There's nothing quite like Yosemite with a fresh blanket of snow. But because Yosemite Valley is only 4,000 feet above sea level, it often gets rain as the rest of the Sierra gets snow. And when snow does fall, the relative warmth in Yosemite Valley starts the melting process that robs the scene of its freshness almost as soon as the snow stops falling. So capturing a scene like this requires being in the park during the storm--if you wait until hearing it snowed in Yosemite, you'll be too late.
Last December when I learned an incoming cold winter storm was expected to deposit snow in Yosemite Valley, I changed my plans and headed to the park. I arrived in the evening, just as the snow started. The next morning I woke to falling snow and clouds that obscured everything but the closest trees. It wasn't until mid-afternoon that the snowfall abated and I was able to get to work.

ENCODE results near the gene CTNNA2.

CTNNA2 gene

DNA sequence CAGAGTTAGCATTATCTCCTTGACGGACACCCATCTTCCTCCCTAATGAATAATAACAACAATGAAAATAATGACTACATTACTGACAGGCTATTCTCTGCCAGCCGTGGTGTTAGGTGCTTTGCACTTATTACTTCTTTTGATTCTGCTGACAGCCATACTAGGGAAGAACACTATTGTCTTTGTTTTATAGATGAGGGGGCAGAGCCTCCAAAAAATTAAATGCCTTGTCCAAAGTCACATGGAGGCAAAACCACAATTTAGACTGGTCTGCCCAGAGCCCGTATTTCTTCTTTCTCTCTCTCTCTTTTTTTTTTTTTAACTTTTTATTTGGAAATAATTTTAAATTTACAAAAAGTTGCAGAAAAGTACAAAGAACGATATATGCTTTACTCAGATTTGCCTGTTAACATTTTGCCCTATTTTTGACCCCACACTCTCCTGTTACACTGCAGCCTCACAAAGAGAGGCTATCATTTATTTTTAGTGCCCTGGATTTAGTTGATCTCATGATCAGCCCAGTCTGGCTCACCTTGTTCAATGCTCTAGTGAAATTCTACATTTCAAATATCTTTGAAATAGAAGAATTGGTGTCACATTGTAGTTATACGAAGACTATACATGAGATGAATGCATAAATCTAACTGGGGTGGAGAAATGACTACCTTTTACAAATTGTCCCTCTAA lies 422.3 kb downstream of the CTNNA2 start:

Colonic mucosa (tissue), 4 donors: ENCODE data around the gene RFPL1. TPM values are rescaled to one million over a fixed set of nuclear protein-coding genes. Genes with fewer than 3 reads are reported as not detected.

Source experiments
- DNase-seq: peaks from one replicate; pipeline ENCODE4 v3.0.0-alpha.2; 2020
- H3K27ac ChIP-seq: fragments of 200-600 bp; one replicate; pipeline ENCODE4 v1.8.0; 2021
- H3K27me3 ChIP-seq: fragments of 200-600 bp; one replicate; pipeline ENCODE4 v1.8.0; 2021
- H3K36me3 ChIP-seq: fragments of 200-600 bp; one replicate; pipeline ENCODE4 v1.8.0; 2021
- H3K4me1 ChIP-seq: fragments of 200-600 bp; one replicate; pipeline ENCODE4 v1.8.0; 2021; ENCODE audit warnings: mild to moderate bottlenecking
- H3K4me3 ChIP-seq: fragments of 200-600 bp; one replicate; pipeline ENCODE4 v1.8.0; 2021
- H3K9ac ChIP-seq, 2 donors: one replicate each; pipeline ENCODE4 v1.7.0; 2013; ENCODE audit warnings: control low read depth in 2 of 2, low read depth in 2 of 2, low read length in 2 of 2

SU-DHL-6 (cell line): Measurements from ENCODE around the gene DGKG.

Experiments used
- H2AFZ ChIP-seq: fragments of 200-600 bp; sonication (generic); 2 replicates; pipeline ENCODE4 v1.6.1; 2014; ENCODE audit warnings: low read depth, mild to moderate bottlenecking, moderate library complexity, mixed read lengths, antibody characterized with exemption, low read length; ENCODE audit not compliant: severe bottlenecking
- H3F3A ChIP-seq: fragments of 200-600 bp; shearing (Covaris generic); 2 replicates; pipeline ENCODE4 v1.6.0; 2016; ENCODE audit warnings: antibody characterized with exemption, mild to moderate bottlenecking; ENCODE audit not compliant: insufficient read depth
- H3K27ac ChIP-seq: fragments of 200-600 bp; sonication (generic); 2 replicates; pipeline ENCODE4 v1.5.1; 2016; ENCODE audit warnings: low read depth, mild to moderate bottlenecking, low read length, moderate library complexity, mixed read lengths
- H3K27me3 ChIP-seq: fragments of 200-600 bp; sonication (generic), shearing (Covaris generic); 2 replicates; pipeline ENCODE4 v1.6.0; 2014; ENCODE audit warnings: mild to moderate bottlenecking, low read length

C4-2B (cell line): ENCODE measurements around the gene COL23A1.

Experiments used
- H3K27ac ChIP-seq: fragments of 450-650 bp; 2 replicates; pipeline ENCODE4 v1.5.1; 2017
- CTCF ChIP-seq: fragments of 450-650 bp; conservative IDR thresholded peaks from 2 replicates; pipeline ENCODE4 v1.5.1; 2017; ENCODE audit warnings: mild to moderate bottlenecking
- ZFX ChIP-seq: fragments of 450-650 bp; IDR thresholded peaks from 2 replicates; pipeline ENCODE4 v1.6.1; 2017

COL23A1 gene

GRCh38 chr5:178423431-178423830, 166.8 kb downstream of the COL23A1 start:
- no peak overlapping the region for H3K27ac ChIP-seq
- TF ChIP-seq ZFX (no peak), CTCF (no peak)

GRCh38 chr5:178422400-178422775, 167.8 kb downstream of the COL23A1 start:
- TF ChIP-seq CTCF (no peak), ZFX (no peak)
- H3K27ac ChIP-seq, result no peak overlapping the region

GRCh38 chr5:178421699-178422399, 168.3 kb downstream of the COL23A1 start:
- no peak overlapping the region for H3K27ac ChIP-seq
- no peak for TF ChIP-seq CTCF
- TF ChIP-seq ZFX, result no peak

I found this shot at Valley View, a location that's probably second only to Tunnel View for "cliché" Yosemite shots. Because there are so many images from Valley View, I usually avoid shooting here when I'm by myself. But it's such a beautiful spot that I always check it out as I drive by. And on this afternoon I couldn't resist.
In this case my eyes went first to the beautiful background and I moved around in search of a foreground to support the scene. I composed the frame vertically to lead the eye from front to back, centering the horizon to create a mirror relationship between the foreground snow, ice, and water and the background sky and clouds.
Nature is full of seemingly unrelated elements like this that can be connected by careful arrangement in the frame. Finding and revealing these relationships is the difference between taking snapshots and creating art.
* Website: Eloquent Images
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